Rahul Gandhi's minimum guaranteed income, no doubt, has stolen a 'political' march over the BJP ahead of the parliamentary elections, but the question is: If it is good economics? How would a minimum guaranteed scheme pan out for the government finances?
Experts say that while announcing such a scheme is easier, the challenge is in getting the design of the scheme correct.
The biggest challenge, he says, is identification of the poor. "How are you going to do it? It has always been a problem to identify the poor and there are a lot of people who simply get left out."
Then another question is whether to give the benefit by households or by individuals. "You can have a one-person family and a 20 person family as well. Are you going to treat them as same? This could lead to a lot of heart burn and social disruption," says Sen.
Then there are issues of fiscal viability of such a scheme. What could be the cost of such a scheme to the exchequer? Already, different subsidies cost the government Rs 2.64 lakh crore in 2017-18, out of which food and fertiliser subsidies accounted for Rs 2 lakh crore. The government allocated around Rs 50,000 crore to National Rural Employment Guarantee Scheme (NREGA), another welfare scheme of the government, in 2017-18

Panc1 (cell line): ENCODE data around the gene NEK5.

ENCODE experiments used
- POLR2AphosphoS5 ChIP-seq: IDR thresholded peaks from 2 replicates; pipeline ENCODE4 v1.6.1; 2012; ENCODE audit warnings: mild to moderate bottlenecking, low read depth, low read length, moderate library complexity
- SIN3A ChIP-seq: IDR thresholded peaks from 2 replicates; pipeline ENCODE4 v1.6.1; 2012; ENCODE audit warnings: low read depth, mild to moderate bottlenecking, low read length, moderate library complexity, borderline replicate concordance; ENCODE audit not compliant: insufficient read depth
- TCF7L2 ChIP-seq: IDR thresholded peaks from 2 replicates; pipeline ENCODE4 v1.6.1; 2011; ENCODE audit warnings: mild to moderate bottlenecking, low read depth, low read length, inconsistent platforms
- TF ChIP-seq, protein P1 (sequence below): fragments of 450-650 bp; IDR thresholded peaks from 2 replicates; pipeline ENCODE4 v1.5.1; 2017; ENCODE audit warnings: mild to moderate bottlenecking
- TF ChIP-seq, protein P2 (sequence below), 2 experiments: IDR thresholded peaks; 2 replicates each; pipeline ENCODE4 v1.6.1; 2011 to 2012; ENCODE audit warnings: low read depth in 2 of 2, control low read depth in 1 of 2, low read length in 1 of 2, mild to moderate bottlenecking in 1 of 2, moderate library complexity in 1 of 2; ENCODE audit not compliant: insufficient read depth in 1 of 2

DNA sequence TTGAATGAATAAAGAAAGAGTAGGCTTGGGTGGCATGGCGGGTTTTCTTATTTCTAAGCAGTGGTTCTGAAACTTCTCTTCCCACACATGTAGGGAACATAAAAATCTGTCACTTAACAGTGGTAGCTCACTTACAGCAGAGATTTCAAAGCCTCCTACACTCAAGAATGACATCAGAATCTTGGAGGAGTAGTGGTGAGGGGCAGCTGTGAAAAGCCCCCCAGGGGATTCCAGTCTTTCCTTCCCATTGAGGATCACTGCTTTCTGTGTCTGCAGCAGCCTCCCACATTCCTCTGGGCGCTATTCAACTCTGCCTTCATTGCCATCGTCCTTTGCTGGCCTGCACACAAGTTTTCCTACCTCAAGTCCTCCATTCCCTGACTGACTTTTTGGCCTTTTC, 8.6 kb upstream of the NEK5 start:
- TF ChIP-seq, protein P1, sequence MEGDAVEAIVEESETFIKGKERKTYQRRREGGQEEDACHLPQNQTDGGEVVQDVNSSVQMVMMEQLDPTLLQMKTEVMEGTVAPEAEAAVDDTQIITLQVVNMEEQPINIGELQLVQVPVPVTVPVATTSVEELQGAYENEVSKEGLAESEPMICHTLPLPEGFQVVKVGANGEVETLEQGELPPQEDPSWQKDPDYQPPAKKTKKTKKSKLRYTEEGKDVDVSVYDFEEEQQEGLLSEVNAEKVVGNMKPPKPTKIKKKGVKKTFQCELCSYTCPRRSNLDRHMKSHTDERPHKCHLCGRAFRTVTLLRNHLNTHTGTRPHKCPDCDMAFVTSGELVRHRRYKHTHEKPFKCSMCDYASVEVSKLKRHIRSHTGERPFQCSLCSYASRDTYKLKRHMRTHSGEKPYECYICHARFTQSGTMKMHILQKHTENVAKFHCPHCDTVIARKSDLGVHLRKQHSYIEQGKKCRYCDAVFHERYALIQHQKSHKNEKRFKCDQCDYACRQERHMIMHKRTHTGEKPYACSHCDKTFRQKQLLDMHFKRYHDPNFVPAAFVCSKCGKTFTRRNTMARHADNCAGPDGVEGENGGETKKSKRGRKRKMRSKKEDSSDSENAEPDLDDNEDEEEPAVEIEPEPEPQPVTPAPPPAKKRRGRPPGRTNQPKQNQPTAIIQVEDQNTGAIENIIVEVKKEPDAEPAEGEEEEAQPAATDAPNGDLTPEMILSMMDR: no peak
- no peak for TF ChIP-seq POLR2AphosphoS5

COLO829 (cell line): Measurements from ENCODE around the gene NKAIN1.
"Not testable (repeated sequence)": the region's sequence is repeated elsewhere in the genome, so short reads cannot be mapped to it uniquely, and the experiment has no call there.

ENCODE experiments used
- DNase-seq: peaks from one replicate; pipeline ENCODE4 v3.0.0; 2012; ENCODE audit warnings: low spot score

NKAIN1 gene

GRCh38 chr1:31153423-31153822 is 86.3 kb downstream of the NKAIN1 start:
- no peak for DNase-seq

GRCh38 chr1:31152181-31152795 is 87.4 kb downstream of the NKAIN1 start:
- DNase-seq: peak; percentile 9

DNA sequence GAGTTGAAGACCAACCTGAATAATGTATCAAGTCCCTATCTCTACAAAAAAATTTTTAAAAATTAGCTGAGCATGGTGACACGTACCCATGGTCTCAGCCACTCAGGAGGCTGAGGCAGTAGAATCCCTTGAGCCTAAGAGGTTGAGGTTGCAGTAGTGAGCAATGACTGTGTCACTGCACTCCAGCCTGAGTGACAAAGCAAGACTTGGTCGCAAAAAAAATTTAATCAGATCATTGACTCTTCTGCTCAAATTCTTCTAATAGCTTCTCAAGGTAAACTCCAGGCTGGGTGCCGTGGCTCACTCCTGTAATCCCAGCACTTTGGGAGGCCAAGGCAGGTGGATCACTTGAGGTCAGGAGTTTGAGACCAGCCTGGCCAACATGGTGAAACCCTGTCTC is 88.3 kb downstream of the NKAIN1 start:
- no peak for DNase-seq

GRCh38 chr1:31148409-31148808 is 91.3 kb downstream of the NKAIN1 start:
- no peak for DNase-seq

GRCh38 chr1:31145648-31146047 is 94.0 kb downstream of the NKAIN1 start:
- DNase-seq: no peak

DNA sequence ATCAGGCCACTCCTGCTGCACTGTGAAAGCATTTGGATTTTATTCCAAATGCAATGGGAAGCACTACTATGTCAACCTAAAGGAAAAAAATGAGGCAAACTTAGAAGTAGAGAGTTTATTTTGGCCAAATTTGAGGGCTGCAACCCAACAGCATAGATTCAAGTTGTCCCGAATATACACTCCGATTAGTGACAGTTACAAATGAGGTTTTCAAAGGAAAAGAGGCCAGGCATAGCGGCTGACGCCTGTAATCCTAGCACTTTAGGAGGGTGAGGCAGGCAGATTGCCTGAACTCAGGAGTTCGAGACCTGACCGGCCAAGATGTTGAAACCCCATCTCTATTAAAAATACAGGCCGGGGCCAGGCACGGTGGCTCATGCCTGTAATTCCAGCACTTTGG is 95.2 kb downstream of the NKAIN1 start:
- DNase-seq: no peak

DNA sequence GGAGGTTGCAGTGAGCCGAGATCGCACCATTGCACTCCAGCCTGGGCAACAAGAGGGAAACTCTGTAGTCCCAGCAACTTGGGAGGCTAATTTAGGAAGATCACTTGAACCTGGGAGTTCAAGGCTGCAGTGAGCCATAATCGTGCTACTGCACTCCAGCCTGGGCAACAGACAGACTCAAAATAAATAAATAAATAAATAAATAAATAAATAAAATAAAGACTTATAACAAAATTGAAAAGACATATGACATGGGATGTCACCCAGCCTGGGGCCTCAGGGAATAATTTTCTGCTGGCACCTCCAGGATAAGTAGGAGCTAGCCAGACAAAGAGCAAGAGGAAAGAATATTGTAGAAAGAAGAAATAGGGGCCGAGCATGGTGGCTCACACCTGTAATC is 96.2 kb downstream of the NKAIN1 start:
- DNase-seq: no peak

"Universal Basic Income (UBI) is fiscally unviable if it ensures a reasonable amount of income to the needy," says economist Arvind Virmani, who was chief economic adviser under UPA government from 2007 to 2009.
One school of thought is to withdraw some of the existing subsidies to poor and give it in the form of cash. But the issue is also about which subsidies to withdraw. Should the government instead roll-back NREGA?
"Withdrawing NREGA is a bad idea for minimum income guarantee. If the (new) scheme works then people may not come to NREGA, which is basically a safety net. When people do not have income then they go to MNREGA for some income. You cannot pull away a safety net," says Pronab Sen.
He though believes the government can get rid of the Public Distribution System (PDS) to implement the guaranteed income scheme.
Virmani, who feels the scheme is fiscally unviable, instead suggests direct cash transfer to the poor equal to the difference between their income and the poverty line. Though he says the major challenge would be to ensure that every one who is poor, as identified by major welfare programmes (PDS, MNREGA etc) has an Aadhar linked to a cell phone wallet or bank account.
But unlike Sen, Virmani believes that some of the existing welfare programmes like PDS and NREGA can be withdrawn for any new direct cash transfer scheme. He says even farm based subsidies can be withdrawn and farmers can be covered over and above the traditional poor. For this, he says the government will have to use a new higher poverty benchmark.